Class Notes (920,269)
CA (542,226)
McMaster (43,208)
BIOTECH (12)
Dr.R (6)
Lecture 4

BIOTECH 3PM3 Lecture 4: McMaster University - BIOTECH - Pharmacology - Week 4

2 Pages
48 Views

Department
Biotechnology
Course Code
BIOTECH 3PM3
Professor
Dr.R

This preview shows half of the first page. Sign up to view the full 2 pages of the document.
McMaster University BIOTECH 3PM3 Pharmacology Week 04
Introduction of the Autonomic Nervous System
Nervous System Organization
Central Nervous System (CNS)
-Compromised of the brain and spinal cord
-Integrates and analyses signals
Cell body = nuclei , axons = tracts
Peripheral Nervous System (PNS)
-outside the brain and spinal cord
-relays sensory information to the CNS; motor commands
-cell body = ganglia , axons = nerves
Main function of the PNS is to connect the CNS to the limbs and organs
PNS is further divided;
Sensory : CNS receives and interpret via afferent nerves
Motor : CAN receives and interprets via efferent nerves
The Motor division is further divided into;
Somatic : Voluntary
Visceral : Involuntary
Overview of the ANS
-the ANS is composed of the nerves that travel to smooth and cardiac muscles
-these two types of involuntary muscle groups possess autorhymicity, which allows them to initiate their
own contractions
-smooth muscle tissues are found in glands and on organs
find more resources at oneclass.com
find more resources at oneclass.com

Loved by over 2.2 million students

Over 90% improved by at least one letter grade.

Leah — University of Toronto

OneClass has been such a huge help in my studies at UofT especially since I am a transfer student. OneClass is the study buddy I never had before and definitely gives me the extra push to get from a B to an A!

Leah — University of Toronto
Saarim — University of Michigan

Balancing social life With academics can be difficult, that is why I'm so glad that OneClass is out there where I can find the top notes for all of my classes. Now I can be the all-star student I want to be.

Saarim — University of Michigan
Jenna — University of Wisconsin

As a college student living on a college budget, I love how easy it is to earn gift cards just by submitting my notes.

Jenna — University of Wisconsin
Anne — University of California

OneClass has allowed me to catch up with my most difficult course! #lifesaver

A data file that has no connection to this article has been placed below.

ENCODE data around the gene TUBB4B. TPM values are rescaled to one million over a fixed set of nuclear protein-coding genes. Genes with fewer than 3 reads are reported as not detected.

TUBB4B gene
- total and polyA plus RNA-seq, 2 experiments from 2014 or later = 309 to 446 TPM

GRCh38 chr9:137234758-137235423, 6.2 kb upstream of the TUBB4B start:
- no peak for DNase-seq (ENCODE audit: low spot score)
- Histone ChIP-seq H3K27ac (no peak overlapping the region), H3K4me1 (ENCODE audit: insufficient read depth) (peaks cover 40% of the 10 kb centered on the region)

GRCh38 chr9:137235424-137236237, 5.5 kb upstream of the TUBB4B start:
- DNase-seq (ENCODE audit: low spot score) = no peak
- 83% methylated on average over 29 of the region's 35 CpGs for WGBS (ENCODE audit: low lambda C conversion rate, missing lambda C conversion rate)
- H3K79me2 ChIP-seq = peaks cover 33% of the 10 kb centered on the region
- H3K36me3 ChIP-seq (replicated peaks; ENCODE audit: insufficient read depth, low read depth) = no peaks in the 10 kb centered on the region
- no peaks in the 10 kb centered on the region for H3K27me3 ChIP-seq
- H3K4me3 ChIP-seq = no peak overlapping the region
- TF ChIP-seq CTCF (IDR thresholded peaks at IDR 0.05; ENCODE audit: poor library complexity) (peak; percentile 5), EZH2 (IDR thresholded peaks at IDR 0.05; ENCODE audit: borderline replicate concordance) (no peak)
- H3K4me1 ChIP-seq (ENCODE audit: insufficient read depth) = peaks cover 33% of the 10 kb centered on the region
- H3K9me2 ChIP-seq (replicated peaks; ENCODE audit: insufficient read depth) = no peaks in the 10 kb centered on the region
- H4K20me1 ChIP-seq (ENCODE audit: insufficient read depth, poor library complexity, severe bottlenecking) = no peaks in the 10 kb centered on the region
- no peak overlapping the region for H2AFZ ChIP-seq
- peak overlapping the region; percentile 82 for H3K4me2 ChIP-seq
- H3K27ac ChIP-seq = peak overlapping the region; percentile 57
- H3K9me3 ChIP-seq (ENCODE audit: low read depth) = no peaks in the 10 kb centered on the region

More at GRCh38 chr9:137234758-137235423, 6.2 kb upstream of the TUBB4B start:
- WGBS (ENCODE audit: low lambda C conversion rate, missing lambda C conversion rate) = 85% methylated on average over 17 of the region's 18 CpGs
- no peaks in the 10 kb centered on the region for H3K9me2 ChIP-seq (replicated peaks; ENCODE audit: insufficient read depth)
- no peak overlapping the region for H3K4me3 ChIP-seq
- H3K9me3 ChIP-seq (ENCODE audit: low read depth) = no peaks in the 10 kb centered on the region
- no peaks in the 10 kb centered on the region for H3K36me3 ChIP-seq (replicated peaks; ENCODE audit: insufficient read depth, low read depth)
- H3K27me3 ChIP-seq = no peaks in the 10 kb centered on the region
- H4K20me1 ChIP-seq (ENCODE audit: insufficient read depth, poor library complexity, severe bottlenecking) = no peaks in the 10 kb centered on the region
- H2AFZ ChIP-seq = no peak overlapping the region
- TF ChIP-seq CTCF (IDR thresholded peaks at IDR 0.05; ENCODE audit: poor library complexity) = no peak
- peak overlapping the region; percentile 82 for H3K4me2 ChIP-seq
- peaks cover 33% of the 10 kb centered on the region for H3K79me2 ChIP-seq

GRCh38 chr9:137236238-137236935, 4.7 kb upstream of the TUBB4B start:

Anne — University of California
Description
McMaster University BIOTECH 3PM3 Pharmacology Week 04 Introduction of the Autonomic Nervous System Nervous System Organization Central Nervous System (CNS) -Compromised of the brain and spinal cord -Integrates and analyses signals Cell body = nuclei , axons = tracts Peripheral Nervous System (PNS) -outside the brain and spinal cord -relays sensory information to the CNS; motor commands -cell body = ganglia , axons = nerves Main function of the PNS is to connect the CNS to the limbs and organs PNS is further divided; Sensory : CNS receives and interpret via afferent nerves Motor : CAN receives and interprets via efferent nerves The Motor division is further divided into; Somatic : Voluntary Visceral : Involuntary Overview of the ANS -the ANS is composed of the nerves that travel to smooth and cardiac muscles -these two types of involuntary muscle groups possess autorhymicity, which allows them to initiate their own contractions -smooth muscle tissues are found in glands and on organs Muscles Cardiac striated, mono-nucleated Skeletal striated, poly-nucleated Smooth non-striated Why ANS? -To maintain homeostasis (Balance) -done by regulating the rate of the target organs activity -how is this done? Sympathetic and Parasympathetic Systems MOST organs are innervated (supplied with nerves) by both sympathetic and parasympathetic divisions EXCEPTIONS: adrenal glans, pilorector muscles of hair, sweat glands, and most blood vessels are only innervated by the sympathetic division Parasympathetic Division This division is more active during periods of rest and restoration. The parasympathetic nerves increase body functions such as digestion and elimination of waste products. Sympathetic Division Activation of the sympathetic division allows for greater expenditure of energy for both physical and mental exertion. Increased heart rate, force of myocardial contraction and bronchodilation are all responses to activation.
More Less
Unlock Document


Only half of the first page are available for preview. Some parts have been intentionally blurred.

Unlock Document
You're Reading a Preview

Unlock to view full version

Unlock Document

Log In


OR

Don't have an account?

Join OneClass

Access over 10 million pages of study
documents for 1.3 million courses.

Sign up

Join to view


OR

By registering, I agree to the Terms and Privacy Policies
Already have an account?
Just a few more details

So we can recommend you notes for your school.

Reset Password

Please enter below the email address you registered with and we will send you a link to reset your password.

Add your courses

Get notes from the top students in your class.


Submit